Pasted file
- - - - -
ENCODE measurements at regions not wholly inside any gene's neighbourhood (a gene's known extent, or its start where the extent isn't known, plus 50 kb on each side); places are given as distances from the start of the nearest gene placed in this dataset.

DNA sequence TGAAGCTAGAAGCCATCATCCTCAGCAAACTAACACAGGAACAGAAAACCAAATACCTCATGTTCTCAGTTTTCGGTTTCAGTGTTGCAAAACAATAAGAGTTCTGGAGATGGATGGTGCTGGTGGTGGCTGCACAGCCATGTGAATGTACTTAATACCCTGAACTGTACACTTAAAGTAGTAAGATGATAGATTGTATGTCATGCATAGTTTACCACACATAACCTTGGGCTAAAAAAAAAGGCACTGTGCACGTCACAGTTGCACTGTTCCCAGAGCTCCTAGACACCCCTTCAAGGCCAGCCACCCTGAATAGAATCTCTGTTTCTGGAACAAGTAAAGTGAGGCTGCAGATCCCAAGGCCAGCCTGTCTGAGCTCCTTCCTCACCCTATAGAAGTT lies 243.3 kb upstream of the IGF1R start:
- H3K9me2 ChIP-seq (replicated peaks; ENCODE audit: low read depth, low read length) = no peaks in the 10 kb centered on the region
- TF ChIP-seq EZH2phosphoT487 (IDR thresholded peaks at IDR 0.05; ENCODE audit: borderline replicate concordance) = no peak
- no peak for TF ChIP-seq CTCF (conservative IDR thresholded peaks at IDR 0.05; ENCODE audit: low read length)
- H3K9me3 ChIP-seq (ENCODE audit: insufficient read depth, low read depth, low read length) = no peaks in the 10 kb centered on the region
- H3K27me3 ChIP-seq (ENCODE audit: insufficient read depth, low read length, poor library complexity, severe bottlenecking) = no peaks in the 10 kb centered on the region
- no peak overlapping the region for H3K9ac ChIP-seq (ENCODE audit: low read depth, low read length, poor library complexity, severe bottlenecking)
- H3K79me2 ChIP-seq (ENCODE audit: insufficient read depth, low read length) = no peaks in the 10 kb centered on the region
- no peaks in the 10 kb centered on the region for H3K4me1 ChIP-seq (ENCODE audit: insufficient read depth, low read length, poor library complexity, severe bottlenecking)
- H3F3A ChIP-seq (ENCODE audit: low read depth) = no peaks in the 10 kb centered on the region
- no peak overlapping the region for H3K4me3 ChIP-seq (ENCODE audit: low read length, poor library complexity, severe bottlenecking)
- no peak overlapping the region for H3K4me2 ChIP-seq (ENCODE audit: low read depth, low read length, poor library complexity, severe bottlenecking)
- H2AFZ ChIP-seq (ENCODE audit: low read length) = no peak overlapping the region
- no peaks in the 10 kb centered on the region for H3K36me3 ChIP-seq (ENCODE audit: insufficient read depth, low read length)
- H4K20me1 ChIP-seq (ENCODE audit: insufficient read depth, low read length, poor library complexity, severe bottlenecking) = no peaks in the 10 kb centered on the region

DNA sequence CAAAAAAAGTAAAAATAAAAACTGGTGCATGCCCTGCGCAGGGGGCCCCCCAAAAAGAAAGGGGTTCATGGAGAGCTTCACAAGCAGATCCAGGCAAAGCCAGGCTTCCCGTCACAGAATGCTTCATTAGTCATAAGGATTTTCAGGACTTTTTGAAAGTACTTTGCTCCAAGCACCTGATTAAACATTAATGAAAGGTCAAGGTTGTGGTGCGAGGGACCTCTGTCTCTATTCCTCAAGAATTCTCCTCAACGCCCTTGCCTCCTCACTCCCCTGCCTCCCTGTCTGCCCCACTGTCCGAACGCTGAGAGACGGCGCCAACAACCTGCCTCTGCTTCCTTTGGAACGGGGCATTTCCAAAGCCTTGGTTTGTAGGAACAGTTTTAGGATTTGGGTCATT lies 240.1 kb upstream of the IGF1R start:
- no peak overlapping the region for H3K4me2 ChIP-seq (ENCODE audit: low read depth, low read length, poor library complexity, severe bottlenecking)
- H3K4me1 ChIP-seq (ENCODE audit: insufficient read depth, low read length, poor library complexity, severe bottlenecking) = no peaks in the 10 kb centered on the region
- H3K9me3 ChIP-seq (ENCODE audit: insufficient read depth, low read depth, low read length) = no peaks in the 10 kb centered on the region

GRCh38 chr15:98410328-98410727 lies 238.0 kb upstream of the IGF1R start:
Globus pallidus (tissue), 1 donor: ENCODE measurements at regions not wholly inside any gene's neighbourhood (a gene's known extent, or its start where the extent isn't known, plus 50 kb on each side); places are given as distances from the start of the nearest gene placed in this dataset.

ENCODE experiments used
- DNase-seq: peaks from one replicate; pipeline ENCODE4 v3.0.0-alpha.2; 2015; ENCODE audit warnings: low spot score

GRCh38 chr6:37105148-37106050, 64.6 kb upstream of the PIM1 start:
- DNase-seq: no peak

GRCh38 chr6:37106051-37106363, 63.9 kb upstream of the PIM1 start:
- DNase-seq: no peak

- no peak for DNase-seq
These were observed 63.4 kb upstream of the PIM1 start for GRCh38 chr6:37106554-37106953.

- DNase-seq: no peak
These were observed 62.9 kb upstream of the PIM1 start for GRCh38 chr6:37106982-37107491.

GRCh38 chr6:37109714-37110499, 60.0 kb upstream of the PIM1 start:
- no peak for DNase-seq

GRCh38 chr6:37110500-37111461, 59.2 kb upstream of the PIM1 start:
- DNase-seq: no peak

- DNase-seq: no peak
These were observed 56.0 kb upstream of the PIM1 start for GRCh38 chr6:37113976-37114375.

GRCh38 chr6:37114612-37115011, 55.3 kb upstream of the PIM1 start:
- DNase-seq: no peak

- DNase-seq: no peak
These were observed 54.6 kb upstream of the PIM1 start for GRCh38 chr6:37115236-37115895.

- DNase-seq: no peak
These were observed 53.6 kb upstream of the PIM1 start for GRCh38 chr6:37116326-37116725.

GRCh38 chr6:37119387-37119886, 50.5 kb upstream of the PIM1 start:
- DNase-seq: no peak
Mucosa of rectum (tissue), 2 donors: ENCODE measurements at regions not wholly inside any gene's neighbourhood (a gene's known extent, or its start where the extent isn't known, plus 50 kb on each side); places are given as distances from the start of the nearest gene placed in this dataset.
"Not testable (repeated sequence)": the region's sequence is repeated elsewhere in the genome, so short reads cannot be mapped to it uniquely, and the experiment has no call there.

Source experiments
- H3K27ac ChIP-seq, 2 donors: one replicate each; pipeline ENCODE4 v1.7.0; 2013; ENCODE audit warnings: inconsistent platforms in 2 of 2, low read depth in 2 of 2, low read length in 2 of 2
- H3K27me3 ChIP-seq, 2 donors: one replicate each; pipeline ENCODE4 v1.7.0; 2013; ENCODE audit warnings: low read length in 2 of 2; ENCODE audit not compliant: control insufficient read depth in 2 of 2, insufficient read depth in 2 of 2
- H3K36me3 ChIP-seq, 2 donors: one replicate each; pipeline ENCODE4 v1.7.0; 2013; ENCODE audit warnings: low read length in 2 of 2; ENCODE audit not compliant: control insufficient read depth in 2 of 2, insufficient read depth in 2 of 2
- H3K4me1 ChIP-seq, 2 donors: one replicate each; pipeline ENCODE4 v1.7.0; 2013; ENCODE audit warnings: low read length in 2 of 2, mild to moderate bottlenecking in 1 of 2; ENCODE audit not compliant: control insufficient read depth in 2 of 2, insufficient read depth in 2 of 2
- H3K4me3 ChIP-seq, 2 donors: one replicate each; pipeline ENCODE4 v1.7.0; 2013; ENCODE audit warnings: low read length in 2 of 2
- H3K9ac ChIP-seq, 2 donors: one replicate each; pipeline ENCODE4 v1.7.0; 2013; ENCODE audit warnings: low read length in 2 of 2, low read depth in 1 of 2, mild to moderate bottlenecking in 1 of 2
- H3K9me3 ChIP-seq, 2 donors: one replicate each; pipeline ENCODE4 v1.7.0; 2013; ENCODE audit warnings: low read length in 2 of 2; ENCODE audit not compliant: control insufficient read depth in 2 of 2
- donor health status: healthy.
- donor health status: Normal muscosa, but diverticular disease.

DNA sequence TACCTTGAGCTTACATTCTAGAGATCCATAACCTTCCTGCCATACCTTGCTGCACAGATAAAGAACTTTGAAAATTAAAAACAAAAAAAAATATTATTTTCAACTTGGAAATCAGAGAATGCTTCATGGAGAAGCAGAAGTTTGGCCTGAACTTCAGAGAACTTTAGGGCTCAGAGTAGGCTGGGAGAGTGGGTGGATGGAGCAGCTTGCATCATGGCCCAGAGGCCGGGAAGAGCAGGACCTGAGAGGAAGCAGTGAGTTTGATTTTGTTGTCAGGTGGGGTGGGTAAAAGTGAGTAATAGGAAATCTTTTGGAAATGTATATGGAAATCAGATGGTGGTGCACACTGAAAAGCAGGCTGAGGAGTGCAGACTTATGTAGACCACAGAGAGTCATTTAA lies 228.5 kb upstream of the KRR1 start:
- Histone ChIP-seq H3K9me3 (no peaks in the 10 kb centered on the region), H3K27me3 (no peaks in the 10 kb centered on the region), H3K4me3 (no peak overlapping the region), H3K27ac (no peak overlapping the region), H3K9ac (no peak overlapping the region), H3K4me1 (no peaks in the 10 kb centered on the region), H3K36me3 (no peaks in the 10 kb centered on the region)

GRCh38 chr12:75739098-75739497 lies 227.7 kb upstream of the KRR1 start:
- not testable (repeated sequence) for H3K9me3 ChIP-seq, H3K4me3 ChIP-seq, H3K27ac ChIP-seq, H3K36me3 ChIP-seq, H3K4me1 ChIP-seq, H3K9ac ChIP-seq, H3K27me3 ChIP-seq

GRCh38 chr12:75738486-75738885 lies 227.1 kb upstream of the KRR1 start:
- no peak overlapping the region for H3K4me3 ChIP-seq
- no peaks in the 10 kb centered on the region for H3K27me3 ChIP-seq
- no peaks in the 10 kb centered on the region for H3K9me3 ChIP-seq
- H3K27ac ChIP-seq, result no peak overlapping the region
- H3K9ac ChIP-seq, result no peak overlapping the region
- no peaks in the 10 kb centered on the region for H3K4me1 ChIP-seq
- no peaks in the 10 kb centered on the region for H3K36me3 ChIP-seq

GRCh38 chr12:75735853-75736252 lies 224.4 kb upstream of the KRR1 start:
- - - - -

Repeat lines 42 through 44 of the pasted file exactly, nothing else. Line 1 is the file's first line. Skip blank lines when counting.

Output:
These were observed 54.6 kb upstream of the PIM1 start for GRCh38 chr6:37115236-37115895.

- DNase-seq: no peak
These were observed 53.6 kb upstream of the PIM1 start for GRCh38 chr6:37116326-37116725.